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Case Study 12: The Need for Interpretation

The role of interpretation, as part of our education programme at the Royal Botanic Gardens, Kew, is ‘to increase public knowledge and understanding of the value of plants and to increase recognition of, and support for the work of Kew’.

Interpretation is essential. Without it a botanic garden can seem little more than an attractive park. Signs, pictures, posters, displays, exhibitions, maps all help to provide the vital link between the work and mission of a garden and its visitors. Interpretation is about communication. It is an important way of telling the public about the work a garden is doing and of raising awareness about the importance of plants.

Developing interpretative material is demanding on staff time involving:

  • research
  • discussion
  • drafting
  • testing ideas – can the information be understood? is it accessible? entertaining? thought provoking?
  • checking and clearing texts
  • sourcing good photographs and illustrations
  • high quality design
  • product specification
  • co-ordination of production
  • installation
  • evolution
  • monitoring
  • maintenance

Before any proposals are considered and developed at Kew, we always look carefully at our objectives and target audience. We decide what we want to interpret what interpretation methods we want to use and what costs we are likely to incur.

The Variety of Interpretative Methods

There are countless ways to interpret the work of a botanic garden. We interpret our collections using the following methods.

Live interpretation – we provide guided tours for the public. Our guides are volunteers, trained at Kew and Wakehurst Place, Kew’s satellite garden south of London. Their tours offer fascinating insights into the work, history and collections of the gardens. We also interpret the work of the gardens through drama, workshops and special events.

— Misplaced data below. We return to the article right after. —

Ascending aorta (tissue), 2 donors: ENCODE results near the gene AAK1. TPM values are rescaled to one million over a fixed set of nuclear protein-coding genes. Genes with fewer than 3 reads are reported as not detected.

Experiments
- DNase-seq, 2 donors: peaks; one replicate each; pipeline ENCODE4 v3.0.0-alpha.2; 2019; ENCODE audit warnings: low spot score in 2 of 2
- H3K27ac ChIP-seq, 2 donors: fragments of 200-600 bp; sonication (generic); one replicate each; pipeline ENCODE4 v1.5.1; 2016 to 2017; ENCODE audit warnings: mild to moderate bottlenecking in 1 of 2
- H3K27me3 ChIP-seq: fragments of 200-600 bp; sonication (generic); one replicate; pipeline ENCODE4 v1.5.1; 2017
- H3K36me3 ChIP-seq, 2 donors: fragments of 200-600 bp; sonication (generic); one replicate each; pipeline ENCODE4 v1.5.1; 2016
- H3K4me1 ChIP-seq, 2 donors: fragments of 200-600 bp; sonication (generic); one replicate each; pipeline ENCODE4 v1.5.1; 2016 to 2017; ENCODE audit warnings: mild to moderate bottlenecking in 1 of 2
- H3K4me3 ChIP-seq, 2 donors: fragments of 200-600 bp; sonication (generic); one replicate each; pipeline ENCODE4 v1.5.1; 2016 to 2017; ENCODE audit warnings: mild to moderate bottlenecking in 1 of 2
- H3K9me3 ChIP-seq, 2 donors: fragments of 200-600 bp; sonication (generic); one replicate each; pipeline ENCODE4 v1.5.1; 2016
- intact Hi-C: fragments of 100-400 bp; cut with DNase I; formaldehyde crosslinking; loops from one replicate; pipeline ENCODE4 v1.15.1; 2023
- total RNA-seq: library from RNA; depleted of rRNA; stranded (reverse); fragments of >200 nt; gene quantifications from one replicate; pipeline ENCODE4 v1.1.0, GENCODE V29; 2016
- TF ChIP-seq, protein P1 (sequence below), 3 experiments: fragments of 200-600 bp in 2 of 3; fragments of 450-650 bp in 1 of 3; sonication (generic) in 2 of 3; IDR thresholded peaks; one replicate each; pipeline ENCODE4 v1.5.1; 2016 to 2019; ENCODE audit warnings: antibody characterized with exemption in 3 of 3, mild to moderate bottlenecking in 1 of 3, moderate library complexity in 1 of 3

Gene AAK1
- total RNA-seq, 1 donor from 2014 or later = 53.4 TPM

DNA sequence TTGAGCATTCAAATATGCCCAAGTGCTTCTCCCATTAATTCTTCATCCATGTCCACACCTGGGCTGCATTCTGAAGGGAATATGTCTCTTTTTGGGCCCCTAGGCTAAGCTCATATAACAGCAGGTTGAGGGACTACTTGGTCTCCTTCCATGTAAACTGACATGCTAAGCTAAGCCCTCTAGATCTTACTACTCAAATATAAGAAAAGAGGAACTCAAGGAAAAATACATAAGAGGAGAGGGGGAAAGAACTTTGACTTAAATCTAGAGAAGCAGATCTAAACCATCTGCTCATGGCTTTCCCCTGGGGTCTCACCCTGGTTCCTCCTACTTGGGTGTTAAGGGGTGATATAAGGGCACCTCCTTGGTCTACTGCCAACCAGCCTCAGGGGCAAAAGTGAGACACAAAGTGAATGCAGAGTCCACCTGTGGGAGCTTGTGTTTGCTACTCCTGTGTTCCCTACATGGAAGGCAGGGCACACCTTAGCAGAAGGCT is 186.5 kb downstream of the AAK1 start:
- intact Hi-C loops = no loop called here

Printed material – we produce a range of information sheets for visitors wishing to know more about certain plants and buildings. Self-guided trails, which suggest a particular route around the garden, are also available as are publications such as guidebooks, leaflets and maps.

Exhibitions – we use exhibitions to explain more complex biological ideals than would otherwise be possible with a small display and to also provide a focal point for other interpretation in the garden. In the Sir Joseph banks building, for example, the exhibition focuses on how plants are used by people and how Kew's work can benefit mankind.

Plant labels – in some areas we have modified basic plant identification labels by using colour coding and/or suitable symbols to highlight areas of interest. Such labels, for example, are used in the landscape area around the Sir Joseph Banks Building to categorise plant economic use. These labels could also form the basis of garden trails.

Information labels – these provide information on habitats, conservation issues and other items of interest. They are designed to a standard format and are featured throughout the gardens and glasshouses, highlighting particular plants and their uses.

Site-specific interpretation – examples of site-specific interpretation can be seen in Kew at the order beds and the rock garden and in Wakehurst Place at the Tony Schilling Asian Heath. The labelling and other display elements have been designed and developed specifically to suit the particular subject and location.

Before any labels or displays are installed we always consider the opportunities and constraints of the selected locations and discuss the suitability of the potential locations with all relevant staff. We aim to design our displays in a way that is sympathetic with the surroundings and locate them close to paths for easy access. The displays are positioned in a way that makes it easy for general garden work. By siting them in popular locations information can be disseminated to the maximum number of visitors possible, while encouraging them to explore less visited parts of the garden.

The material we use for outdoor displays and signs is duralite, a form of GRP (Glass Reinforced Polyester) panel. The resin permeates completely through the printed image which provides us with a rigid sheet which cannot split, crack of warp. The image is completely subsurface and protected from deterioration. The material has been tested and used at Kew for approximately 10 years. Although expensive, we find that our signs and displays require very little maintenance and are resitant to vandalism.

In conclusion, we decide what we want to say and select the most effective and practical way of saying it. Interpretation is essential for communicating the message that all life depends on plants.